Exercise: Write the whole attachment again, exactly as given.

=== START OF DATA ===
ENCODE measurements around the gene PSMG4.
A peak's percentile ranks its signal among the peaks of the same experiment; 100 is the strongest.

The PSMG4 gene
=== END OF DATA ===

ENCODE measurements around the gene PSMG4.
A peak's percentile ranks its signal among the peaks of the same experiment; 100 is the strongest.

The PSMG4 gene